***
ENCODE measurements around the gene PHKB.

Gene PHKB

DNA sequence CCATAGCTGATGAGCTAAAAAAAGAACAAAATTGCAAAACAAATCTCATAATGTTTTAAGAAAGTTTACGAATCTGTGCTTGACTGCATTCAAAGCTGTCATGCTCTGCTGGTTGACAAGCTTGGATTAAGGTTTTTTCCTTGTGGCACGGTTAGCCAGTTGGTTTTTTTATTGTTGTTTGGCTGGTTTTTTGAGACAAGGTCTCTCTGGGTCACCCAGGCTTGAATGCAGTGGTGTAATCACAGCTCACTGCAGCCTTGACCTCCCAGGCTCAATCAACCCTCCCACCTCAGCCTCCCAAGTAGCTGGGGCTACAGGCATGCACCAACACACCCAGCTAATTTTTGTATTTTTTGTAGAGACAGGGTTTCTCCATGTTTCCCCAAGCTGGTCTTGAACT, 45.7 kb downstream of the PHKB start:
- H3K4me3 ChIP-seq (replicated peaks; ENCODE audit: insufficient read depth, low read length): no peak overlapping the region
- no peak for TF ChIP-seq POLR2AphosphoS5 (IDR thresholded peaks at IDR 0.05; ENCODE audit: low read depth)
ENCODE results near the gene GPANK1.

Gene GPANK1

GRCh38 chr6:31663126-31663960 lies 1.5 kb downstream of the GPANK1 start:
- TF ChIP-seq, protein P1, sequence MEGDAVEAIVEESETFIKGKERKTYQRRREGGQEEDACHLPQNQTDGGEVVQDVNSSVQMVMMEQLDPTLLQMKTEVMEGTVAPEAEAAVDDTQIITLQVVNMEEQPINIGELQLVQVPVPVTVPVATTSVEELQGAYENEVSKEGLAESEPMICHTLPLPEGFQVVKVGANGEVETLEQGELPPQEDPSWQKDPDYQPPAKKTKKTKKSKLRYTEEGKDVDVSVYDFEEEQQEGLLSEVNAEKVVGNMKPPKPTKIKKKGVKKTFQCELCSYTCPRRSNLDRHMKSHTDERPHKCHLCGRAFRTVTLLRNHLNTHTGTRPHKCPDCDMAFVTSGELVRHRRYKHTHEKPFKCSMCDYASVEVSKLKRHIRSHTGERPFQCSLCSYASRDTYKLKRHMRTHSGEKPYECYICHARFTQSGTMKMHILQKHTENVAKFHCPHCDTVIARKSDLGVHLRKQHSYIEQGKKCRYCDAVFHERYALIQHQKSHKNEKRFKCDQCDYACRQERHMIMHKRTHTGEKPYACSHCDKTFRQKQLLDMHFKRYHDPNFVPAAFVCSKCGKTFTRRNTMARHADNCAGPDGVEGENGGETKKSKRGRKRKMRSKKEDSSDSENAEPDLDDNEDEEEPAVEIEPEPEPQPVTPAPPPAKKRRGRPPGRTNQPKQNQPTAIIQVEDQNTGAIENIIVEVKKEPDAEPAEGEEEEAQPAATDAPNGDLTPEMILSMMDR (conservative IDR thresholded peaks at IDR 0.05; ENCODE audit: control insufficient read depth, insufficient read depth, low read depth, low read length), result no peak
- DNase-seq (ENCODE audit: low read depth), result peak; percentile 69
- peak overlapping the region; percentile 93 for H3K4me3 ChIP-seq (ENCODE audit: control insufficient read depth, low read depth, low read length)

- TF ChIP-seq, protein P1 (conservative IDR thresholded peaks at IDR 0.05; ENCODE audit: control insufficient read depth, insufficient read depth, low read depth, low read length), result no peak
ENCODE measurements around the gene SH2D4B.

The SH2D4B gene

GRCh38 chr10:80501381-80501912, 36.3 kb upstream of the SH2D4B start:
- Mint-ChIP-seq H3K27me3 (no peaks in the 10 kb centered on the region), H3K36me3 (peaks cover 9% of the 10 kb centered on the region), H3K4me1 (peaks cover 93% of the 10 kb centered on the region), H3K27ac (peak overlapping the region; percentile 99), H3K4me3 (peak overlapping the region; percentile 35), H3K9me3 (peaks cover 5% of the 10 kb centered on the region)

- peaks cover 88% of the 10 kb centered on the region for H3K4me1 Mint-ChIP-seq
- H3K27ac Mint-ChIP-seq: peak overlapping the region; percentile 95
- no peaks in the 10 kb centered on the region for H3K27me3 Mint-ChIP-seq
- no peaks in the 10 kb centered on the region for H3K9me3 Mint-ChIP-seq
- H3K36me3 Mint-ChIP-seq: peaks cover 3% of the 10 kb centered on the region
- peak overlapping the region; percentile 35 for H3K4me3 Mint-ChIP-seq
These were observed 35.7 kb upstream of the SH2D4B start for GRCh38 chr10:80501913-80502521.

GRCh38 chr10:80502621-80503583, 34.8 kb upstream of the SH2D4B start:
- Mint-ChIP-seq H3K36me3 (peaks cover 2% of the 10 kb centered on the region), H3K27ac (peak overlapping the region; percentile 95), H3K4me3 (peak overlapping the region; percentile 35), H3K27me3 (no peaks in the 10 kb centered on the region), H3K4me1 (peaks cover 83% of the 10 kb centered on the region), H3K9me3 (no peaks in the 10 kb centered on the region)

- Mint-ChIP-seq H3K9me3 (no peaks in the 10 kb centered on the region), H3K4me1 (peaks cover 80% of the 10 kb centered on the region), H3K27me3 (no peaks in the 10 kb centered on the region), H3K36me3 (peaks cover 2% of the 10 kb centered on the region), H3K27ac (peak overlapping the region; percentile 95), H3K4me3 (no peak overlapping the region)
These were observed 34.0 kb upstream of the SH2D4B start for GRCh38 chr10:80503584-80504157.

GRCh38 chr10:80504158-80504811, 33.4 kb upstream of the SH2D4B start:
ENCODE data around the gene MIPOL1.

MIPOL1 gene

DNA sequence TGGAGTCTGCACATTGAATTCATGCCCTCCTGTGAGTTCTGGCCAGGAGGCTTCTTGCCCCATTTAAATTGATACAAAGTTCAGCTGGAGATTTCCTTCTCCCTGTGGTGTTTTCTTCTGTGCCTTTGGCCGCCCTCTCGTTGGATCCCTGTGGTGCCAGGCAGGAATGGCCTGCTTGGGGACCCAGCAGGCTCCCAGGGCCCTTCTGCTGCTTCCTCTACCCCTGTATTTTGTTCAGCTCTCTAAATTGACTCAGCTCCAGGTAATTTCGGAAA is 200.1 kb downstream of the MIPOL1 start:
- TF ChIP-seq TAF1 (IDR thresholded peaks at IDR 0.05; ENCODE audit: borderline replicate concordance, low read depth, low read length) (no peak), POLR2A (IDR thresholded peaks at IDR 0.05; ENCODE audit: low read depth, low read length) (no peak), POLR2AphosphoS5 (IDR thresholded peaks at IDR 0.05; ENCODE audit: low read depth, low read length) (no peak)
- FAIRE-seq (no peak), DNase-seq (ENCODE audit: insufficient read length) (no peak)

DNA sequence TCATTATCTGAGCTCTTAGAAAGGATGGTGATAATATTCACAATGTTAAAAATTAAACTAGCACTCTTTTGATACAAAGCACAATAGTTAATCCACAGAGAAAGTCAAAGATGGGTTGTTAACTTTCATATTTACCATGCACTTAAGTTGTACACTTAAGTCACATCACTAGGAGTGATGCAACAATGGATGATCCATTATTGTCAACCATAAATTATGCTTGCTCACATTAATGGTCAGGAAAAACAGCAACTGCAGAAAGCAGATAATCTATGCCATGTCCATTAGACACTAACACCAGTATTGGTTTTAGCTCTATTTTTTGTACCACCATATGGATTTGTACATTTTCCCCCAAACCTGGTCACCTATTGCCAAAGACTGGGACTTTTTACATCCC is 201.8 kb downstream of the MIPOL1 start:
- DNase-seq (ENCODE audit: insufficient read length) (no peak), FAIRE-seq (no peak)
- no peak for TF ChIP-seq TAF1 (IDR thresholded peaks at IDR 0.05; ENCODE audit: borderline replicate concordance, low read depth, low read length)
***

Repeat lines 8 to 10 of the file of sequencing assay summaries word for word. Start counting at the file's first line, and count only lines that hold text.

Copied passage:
GRCh38 chr6:31663126-31663960 lies 1.5 kb downstream of the GPANK1 start:
- TF ChIP-seq, protein P1, sequence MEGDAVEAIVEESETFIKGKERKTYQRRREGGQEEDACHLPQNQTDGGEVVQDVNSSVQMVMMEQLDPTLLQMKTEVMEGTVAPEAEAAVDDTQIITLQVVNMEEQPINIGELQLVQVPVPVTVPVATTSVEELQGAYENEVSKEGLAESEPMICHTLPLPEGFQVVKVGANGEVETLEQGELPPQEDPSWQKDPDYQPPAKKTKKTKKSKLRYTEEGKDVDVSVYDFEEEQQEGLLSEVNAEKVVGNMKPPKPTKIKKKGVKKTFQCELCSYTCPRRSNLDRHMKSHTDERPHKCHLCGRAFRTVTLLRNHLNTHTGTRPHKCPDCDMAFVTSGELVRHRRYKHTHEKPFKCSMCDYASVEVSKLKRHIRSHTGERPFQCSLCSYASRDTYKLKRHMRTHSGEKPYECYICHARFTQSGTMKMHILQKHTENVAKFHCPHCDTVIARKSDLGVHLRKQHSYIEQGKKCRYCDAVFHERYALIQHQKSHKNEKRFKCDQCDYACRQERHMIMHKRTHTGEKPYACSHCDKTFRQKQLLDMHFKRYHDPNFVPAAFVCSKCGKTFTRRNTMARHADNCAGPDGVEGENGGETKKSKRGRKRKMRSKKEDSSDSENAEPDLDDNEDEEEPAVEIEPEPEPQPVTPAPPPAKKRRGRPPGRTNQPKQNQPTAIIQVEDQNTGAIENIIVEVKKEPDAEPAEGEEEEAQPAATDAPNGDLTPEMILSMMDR (conservative IDR thresholded peaks at IDR 0.05; ENCODE audit: control insufficient read depth, insufficient read depth, low read depth, low read length), result no peak
- DNase-seq (ENCODE audit: low read depth), result peak; percentile 69